In doing research on this film, I came across an odd observation by Lotte Eisner who wrote: “The films standing at the crossroads between the fantastic and the real, such as ‘M,’ were always to have an intensity and power which films such as . . . Leo Mittler’s ‘Jenseits der Strasse,’ shot on the Hamburg docks, vainly tried to equal.” Since the Mittler film was released two years before the Lang film that seems to be an unfair and incorrect comparison.
Really excellent example of a Weimar film overlooked for various reasons that is worth finding and seeing.
Directed by Leo Mittler (after Albrecht Viktor Blum took ill) from a screenplay by Willy Döll and Jan Fethke. Cinematography by Friedl Behn-Grund. Starring Lissy Arna, Paul Rehkopf, Fritz Genschow, and Sig Arno, among others.
© 2014 William Ahearn
Harbor Drift (Germany) 1929
A beggar, a dropped pearl necklace, an unemployed man (who lives with the beggar), a prostitute, fences, pimps, dives and the docks of Hamburg form the environment and drama of this “street” film. Produced by Prometheus-Film that had offices in Moscow and Berlin and whose leftist bent was readily apparent, this film – as the critics of the time noted – was different from other Weimar era films. Part of the difference may be the Soviet filmmaking influence and the other may be how the pearl necklace functions as the answer to the dreams of the underclass.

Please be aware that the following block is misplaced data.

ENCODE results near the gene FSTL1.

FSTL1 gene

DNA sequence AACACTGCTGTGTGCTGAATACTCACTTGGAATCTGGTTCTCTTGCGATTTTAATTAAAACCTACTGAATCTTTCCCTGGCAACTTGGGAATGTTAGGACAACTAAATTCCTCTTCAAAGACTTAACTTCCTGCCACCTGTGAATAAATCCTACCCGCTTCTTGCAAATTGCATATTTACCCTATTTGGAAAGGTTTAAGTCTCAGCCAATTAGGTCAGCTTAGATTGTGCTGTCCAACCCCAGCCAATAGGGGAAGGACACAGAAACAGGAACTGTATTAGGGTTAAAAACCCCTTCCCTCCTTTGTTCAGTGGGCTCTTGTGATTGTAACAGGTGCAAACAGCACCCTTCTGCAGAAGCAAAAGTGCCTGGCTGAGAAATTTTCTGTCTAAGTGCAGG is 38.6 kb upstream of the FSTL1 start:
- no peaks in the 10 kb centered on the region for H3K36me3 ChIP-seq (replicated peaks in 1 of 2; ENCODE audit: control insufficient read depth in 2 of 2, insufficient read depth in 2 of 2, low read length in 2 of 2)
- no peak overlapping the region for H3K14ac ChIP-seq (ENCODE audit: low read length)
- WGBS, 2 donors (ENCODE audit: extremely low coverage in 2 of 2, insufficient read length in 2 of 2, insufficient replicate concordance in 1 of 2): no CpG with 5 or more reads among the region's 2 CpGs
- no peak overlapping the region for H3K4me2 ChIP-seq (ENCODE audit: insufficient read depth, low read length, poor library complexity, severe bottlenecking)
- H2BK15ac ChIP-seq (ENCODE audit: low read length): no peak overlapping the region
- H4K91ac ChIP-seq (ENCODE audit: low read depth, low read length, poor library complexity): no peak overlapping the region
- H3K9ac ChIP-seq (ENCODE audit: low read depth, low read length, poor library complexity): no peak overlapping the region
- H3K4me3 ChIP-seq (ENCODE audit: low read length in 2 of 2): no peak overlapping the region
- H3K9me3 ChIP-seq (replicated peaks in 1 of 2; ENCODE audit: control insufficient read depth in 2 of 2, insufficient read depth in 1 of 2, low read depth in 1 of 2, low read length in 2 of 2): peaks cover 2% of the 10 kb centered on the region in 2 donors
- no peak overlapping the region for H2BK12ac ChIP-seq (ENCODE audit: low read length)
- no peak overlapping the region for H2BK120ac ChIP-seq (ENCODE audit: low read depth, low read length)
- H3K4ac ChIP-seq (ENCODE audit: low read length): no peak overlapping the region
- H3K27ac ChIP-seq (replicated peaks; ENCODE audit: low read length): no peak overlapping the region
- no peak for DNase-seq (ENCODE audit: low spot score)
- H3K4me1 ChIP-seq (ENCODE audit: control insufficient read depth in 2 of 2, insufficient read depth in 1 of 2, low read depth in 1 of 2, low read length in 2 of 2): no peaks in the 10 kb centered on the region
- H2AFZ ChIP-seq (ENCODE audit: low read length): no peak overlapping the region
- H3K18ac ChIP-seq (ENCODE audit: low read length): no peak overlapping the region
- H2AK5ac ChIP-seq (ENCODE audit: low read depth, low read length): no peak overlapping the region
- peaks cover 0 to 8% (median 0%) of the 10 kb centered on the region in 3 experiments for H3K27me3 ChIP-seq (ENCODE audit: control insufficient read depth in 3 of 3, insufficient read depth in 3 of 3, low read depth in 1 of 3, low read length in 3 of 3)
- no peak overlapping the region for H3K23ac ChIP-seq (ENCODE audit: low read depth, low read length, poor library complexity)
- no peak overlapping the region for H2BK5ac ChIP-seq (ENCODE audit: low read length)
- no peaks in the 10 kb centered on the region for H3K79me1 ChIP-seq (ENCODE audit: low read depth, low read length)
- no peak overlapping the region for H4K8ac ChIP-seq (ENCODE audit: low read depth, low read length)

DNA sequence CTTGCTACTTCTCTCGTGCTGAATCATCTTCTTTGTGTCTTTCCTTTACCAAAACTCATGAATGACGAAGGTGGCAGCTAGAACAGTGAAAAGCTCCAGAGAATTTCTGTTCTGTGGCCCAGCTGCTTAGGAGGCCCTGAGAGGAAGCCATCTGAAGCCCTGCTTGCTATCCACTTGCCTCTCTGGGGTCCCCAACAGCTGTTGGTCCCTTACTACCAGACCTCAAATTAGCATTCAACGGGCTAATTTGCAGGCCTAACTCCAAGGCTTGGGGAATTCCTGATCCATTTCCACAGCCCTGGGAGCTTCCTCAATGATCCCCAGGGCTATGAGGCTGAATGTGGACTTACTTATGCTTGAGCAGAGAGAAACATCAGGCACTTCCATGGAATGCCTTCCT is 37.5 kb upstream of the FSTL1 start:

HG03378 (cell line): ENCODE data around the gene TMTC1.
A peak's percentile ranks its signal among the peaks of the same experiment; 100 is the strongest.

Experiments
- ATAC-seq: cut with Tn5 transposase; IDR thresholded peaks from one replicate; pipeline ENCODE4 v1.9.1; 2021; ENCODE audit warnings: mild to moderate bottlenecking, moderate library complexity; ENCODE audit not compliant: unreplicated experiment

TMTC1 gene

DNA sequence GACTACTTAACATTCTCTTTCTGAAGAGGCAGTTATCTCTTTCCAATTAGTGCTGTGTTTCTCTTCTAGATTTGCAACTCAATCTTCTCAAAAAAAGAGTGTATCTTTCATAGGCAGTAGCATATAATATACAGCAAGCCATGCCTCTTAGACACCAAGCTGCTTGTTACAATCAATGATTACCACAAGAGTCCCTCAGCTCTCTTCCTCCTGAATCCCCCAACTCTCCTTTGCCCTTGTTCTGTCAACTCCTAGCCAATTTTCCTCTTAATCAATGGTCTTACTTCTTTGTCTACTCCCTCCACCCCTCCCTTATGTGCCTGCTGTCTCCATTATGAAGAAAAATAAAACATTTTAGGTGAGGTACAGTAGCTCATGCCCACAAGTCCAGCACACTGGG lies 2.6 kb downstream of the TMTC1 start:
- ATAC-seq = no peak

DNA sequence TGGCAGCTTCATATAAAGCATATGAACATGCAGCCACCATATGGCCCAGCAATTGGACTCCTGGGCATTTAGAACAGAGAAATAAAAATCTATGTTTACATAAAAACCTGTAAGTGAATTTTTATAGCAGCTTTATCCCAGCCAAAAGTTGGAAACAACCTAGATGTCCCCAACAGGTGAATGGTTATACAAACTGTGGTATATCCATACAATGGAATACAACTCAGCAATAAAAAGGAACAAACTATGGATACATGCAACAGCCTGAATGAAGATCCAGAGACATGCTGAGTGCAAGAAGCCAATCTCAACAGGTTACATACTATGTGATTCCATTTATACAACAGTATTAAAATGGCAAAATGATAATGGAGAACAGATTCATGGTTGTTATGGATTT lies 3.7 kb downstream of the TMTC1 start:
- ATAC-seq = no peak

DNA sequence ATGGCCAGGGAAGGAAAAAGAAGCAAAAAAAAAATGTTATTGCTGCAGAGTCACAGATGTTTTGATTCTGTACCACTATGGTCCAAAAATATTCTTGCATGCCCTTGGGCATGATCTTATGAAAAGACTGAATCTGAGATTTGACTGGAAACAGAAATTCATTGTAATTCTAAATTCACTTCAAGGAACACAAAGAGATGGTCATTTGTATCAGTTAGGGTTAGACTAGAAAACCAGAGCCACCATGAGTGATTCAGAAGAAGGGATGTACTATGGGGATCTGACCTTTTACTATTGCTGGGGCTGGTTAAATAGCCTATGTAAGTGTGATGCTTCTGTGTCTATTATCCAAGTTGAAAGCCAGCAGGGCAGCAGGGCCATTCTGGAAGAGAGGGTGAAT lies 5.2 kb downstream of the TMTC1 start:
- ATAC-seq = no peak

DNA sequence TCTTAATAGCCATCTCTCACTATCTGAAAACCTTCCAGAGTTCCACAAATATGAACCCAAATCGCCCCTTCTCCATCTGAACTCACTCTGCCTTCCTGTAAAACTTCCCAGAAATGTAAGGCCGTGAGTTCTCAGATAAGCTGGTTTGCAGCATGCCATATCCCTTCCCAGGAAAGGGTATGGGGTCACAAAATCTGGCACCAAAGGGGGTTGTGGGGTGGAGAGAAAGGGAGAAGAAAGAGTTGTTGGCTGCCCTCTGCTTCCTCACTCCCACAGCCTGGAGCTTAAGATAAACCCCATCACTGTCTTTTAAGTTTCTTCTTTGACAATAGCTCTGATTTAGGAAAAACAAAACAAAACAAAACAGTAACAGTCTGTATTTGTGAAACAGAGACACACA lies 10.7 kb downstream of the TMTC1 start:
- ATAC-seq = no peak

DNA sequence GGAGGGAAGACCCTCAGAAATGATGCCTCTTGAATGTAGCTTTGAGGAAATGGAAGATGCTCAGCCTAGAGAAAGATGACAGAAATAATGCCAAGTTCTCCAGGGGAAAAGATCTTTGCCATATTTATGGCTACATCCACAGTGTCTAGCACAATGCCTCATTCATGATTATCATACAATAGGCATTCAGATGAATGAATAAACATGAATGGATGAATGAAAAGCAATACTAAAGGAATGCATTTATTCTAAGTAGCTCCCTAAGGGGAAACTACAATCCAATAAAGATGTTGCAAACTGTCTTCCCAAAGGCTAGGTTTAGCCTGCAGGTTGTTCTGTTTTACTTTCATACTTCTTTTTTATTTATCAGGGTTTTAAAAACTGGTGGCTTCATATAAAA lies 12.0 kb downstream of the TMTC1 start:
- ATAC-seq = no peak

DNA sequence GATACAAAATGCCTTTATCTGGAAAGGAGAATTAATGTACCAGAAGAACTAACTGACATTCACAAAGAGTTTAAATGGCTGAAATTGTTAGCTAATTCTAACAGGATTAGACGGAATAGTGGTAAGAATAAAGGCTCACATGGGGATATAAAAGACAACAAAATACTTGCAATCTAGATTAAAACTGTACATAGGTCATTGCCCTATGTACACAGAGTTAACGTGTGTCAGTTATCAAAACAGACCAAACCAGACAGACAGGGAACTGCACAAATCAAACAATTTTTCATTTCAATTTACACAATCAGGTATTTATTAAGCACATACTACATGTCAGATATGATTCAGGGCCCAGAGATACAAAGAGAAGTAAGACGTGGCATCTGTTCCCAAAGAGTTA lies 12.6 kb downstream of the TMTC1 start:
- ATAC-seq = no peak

Hans G Lustig in Tempo noted the “famous ‘short cutting’ of the Russians” and that “The end of the film is marvelous; there is nothing like it in recent German film production.” Also known as “Beyond the Street” and “Jenseits der Strasse,” this and other Prometheus-Film productions have been ignored over more commercial fare from the era.